Obtaining a signed change order can be harder than doing the actual changed work. As a result, you may get to the end of a job with a number of change orders that have yet to be signed.
Can you lien for those amounts?
This is a tricky question and is subject to some debate. But the most conservative answer is that you should only lien for work that is contained in a change order executed by all parties. What if you have other documentation (letters, emails, text messages) which supports your position, showing that the owner or contractor approved the change or modification? This may suffice to satisfy the requirement that the owner or contractor consented to the change. Verbal confirmations only, however, are difficult to prove and should not be the basis to consider your change order “approved” for the purpose of including it in your lien. You may still be able to sue under contract to collect these amounts, but including them in your lien could subject you to a claim for fraudulent lien or slander of title.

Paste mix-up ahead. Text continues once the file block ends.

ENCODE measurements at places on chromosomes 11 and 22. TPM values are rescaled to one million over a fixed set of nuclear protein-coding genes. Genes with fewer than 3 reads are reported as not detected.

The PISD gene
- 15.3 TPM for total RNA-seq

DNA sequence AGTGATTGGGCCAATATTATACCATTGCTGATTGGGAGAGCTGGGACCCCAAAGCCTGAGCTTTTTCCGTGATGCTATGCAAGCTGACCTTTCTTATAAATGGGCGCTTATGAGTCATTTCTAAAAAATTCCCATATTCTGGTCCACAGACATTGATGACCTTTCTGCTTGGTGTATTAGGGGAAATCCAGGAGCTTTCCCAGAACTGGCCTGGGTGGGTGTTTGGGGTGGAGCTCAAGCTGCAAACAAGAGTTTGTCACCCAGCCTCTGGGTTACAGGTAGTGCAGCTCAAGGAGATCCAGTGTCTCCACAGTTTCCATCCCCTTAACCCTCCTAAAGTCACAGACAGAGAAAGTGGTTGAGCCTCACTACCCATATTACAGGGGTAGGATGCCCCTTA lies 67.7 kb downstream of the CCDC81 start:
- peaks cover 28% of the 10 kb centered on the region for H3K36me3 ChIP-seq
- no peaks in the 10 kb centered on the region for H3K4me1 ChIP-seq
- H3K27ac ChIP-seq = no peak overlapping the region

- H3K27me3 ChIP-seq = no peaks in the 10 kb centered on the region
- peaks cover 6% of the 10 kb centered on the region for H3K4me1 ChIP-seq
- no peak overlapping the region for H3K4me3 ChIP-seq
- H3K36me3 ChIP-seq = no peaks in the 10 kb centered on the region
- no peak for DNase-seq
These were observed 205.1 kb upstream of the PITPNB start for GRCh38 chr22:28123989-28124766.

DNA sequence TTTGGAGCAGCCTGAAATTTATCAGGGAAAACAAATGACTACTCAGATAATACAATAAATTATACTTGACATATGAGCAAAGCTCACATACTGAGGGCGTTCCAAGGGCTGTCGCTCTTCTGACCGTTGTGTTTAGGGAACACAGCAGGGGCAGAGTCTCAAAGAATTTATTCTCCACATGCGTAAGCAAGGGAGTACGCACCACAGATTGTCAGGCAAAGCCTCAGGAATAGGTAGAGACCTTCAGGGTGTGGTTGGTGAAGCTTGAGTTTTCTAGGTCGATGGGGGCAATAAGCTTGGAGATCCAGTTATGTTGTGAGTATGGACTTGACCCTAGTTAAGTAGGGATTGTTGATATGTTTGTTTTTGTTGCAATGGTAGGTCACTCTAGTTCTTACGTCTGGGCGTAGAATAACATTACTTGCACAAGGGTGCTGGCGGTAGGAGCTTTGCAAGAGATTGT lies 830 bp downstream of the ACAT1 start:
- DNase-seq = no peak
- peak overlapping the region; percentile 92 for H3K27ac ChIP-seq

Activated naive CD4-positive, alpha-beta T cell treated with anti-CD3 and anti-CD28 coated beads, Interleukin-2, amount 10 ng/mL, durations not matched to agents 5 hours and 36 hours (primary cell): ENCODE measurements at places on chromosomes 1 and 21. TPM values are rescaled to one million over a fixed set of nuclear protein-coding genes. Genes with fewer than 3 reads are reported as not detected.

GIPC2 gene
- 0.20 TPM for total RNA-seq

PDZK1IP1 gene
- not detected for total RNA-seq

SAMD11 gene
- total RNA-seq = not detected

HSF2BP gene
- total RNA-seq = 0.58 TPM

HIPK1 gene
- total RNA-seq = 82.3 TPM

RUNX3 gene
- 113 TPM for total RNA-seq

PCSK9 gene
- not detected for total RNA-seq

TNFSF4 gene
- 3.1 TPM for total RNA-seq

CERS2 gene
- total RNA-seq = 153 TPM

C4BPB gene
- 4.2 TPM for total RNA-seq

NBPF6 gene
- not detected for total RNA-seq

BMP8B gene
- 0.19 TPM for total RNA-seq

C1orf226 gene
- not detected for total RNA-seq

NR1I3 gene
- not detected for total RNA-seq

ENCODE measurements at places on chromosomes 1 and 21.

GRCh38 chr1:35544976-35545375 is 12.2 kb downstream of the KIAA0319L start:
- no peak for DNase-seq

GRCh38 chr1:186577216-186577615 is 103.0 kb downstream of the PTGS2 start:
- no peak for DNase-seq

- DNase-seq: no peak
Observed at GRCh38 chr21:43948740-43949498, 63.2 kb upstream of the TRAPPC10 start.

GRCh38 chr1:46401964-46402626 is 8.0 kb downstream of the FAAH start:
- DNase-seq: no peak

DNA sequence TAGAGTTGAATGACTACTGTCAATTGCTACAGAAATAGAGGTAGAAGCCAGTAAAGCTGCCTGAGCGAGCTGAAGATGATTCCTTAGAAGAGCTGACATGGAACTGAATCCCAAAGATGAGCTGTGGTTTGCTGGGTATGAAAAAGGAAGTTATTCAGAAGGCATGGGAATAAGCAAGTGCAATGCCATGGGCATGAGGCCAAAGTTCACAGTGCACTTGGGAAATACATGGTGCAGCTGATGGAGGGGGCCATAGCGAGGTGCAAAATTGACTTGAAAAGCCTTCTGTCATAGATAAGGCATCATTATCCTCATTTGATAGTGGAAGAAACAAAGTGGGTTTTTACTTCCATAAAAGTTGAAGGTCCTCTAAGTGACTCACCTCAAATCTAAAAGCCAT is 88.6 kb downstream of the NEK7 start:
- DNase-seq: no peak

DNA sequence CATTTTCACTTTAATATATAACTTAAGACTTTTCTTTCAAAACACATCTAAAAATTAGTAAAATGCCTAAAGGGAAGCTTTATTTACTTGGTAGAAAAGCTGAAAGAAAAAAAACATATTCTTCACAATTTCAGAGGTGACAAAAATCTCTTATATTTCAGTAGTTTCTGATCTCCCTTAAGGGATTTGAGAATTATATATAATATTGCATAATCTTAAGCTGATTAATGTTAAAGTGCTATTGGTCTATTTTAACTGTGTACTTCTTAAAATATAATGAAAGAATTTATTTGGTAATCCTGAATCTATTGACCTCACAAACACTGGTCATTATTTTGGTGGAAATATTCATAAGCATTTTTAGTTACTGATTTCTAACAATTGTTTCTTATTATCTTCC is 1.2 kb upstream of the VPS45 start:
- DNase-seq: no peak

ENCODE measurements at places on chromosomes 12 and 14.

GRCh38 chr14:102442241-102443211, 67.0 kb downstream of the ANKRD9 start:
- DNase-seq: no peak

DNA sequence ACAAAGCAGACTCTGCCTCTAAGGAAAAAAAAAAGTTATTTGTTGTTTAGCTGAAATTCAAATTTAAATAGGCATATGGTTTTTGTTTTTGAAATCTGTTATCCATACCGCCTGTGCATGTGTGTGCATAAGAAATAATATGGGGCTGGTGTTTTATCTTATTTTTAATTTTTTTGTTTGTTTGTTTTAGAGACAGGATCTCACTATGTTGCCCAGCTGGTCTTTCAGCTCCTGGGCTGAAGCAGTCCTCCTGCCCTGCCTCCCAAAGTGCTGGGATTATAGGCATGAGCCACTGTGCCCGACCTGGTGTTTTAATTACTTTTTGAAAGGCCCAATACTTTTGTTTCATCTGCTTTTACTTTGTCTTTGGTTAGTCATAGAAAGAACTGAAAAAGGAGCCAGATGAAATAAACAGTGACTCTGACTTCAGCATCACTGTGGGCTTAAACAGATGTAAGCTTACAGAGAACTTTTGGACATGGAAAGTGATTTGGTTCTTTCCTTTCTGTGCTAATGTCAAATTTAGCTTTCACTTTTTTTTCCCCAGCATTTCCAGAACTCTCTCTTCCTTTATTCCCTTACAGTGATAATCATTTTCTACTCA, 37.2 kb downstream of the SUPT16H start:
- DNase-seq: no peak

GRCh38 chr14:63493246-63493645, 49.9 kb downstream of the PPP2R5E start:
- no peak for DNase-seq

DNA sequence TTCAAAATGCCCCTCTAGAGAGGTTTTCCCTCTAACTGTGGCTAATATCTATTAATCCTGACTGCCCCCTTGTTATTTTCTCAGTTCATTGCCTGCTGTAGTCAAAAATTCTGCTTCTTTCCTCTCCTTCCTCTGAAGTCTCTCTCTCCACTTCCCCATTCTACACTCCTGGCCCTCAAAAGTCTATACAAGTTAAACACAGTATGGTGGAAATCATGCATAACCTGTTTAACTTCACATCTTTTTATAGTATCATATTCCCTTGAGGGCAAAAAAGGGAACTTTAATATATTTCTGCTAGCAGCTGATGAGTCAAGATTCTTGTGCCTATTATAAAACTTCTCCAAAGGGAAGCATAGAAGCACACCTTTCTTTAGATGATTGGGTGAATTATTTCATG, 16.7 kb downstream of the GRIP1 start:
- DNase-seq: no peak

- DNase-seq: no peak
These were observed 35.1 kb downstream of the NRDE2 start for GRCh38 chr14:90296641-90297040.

It is important to note that only permanent improvements to the real property can be the basis for the amounts noted in your lien. Therefore, amounts related exclusively to delays or extended general conditions are not lienable, unless they are memorialized in a change order signed by all parties. Without a fully executed change order, even with other documentation, amounts related to delays should not be included in your lien amount.
That said, it is common practice to footnote in the lien those additional amounts which are not lienable. For example, you may have $20,000 in work and materials for which you have no signed change order or documentation as well as $30,000 in delays and extended general conditions, again, without a signed change order. Therefore, you should exclude those amounts from the amount claimed in your lien but you could include a footnote at the bottom of the lien that reads “In addition to the lien amount above, the lienor is owed an additional $50,000 for work, materials, delays and extended general conditions.” This serves as a bright red flag to the owner and contractor.
Liening without the benefit of executed or approved documentation is surely risky, so lien carefully.
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